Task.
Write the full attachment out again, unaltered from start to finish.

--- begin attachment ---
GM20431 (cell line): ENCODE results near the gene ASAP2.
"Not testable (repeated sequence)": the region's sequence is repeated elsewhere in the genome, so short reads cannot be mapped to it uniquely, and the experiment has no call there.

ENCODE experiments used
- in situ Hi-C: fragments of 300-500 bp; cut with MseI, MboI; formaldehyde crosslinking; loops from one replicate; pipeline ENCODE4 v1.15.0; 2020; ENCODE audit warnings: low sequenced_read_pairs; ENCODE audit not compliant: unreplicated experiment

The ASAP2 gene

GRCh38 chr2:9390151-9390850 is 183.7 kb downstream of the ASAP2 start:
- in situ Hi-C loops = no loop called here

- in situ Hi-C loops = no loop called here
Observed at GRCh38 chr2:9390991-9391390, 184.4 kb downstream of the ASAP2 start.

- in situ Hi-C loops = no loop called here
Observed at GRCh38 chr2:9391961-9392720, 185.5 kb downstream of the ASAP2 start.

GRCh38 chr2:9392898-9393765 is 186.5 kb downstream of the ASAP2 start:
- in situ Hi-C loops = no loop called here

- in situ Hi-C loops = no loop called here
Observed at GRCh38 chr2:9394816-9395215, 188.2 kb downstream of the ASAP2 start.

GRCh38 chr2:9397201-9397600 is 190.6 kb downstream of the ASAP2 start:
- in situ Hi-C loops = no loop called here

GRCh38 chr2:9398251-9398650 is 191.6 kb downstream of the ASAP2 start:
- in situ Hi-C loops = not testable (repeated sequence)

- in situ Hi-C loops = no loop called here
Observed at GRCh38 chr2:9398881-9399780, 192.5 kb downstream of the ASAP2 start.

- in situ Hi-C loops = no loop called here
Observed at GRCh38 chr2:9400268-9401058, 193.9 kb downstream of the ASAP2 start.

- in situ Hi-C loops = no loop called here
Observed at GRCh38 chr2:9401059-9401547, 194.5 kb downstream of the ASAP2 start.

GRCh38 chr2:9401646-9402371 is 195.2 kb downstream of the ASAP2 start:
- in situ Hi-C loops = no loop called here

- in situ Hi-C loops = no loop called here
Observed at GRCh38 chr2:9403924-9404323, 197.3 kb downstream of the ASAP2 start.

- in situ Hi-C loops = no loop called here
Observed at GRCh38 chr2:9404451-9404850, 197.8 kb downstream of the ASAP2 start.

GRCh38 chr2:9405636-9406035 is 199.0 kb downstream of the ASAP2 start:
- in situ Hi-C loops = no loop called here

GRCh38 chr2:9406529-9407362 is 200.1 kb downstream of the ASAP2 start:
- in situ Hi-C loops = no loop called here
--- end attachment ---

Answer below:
GM20431 (cell line): ENCODE results near the gene ASAP2.
"Not testable (repeated sequence)": the region's sequence is repeated elsewhere in the genome, so short reads cannot be mapped to it uniquely, and the experiment has no call there.

ENCODE experiments used
- in situ Hi-C: fragments of 300-500 bp; cut with MseI, MboI; formaldehyde crosslinking; loops from one replicate; pipeline ENCODE4 v1.15.0; 2020; ENCODE audit warnings: low sequenced_read_pairs; ENCODE audit not compliant: unreplicated experiment

The ASAP2 gene

GRCh38 chr2:9390151-9390850 is 183.7 kb downstream of the ASAP2 start:
- in situ Hi-C loops = no loop called here

- in situ Hi-C loops = no loop called here
Observed at GRCh38 chr2:9390991-9391390, 184.4 kb downstream of the ASAP2 start.

- in situ Hi-C loops = no loop called here
Observed at GRCh38 chr2:9391961-9392720, 185.5 kb downstream of the ASAP2 start.

GRCh38 chr2:9392898-9393765 is 186.5 kb downstream of the ASAP2 start:
- in situ Hi-C loops = no loop called here

- in situ Hi-C loops = no loop called here
Observed at GRCh38 chr2:9394816-9395215, 188.2 kb downstream of the ASAP2 start.

GRCh38 chr2:9397201-9397600 is 190.6 kb downstream of the ASAP2 start:
- in situ Hi-C loops = no loop called here

GRCh38 chr2:9398251-9398650 is 191.6 kb downstream of the ASAP2 start:
- in situ Hi-C loops = not testable (repeated sequence)

- in situ Hi-C loops = no loop called here
Observed at GRCh38 chr2:9398881-9399780, 192.5 kb downstream of the ASAP2 start.

- in situ Hi-C loops = no loop called here
Observed at GRCh38 chr2:9400268-9401058, 193.9 kb downstream of the ASAP2 start.

- in situ Hi-C loops = no loop called here
Observed at GRCh38 chr2:9401059-9401547, 194.5 kb downstream of the ASAP2 start.

GRCh38 chr2:9401646-9402371 is 195.2 kb downstream of the ASAP2 start:
- in situ Hi-C loops = no loop called here

- in situ Hi-C loops = no loop called here
Observed at GRCh38 chr2:9403924-9404323, 197.3 kb downstream of the ASAP2 start.

- in situ Hi-C loops = no loop called here
Observed at GRCh38 chr2:9404451-9404850, 197.8 kb downstream of the ASAP2 start.

GRCh38 chr2:9405636-9406035 is 199.0 kb downstream of the ASAP2 start:
- in situ Hi-C loops = no loop called here

GRCh38 chr2:9406529-9407362 is 200.1 kb downstream of the ASAP2 start:
- in situ Hi-C loops = no loop called here